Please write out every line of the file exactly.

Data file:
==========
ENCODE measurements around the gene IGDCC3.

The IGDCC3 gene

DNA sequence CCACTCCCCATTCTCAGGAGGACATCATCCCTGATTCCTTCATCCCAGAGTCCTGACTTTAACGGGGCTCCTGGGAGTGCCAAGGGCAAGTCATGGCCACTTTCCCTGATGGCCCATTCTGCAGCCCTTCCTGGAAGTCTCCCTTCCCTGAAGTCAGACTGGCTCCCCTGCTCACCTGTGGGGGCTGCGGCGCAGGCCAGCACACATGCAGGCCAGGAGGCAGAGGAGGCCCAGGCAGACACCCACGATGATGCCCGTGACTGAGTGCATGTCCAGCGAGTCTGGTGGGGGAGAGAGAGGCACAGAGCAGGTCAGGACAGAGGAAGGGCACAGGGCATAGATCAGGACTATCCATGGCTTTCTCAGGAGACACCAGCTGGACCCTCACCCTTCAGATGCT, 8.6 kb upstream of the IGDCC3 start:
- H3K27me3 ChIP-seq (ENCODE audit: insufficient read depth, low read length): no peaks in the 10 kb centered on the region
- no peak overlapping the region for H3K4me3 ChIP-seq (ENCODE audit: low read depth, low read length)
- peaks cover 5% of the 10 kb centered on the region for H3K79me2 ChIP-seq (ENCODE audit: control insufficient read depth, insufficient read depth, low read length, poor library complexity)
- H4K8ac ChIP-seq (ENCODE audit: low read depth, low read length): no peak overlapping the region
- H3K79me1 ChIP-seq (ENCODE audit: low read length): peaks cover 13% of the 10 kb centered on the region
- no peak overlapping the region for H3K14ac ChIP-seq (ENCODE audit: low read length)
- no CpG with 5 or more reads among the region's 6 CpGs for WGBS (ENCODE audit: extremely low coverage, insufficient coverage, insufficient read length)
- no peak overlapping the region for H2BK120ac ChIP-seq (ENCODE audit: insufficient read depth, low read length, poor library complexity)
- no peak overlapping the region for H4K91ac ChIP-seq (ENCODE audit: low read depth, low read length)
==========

ENCODE measurements around the gene IGDCC3.

The IGDCC3 gene

DNA sequence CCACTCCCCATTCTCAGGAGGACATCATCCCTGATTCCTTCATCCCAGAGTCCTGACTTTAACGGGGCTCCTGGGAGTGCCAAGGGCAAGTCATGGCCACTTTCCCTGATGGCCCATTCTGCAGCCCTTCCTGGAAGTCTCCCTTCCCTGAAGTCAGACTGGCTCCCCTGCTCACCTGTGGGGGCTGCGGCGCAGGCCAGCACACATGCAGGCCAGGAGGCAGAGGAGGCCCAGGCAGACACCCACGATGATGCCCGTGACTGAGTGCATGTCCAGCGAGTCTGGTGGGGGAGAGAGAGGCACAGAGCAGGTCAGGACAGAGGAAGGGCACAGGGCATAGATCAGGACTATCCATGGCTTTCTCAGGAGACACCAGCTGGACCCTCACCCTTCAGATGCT, 8.6 kb upstream of the IGDCC3 start:
- H3K27me3 ChIP-seq (ENCODE audit: insufficient read depth, low read length): no peaks in the 10 kb centered on the region
- no peak overlapping the region for H3K4me3 ChIP-seq (ENCODE audit: low read depth, low read length)
- peaks cover 5% of the 10 kb centered on the region for H3K79me2 ChIP-seq (ENCODE audit: control insufficient read depth, insufficient read depth, low read length, poor library complexity)
- H4K8ac ChIP-seq (ENCODE audit: low read depth, low read length): no peak overlapping the region
- H3K79me1 ChIP-seq (ENCODE audit: low read length): peaks cover 13% of the 10 kb centered on the region
- no peak overlapping the region for H3K14ac ChIP-seq (ENCODE audit: low read length)
- no CpG with 5 or more reads among the region's 6 CpGs for WGBS (ENCODE audit: extremely low coverage, insufficient coverage, insufficient read length)
- no peak overlapping the region for H2BK120ac ChIP-seq (ENCODE audit: insufficient read depth, low read length, poor library complexity)
- no peak overlapping the region for H4K91ac ChIP-seq (ENCODE audit: low read depth, low read length)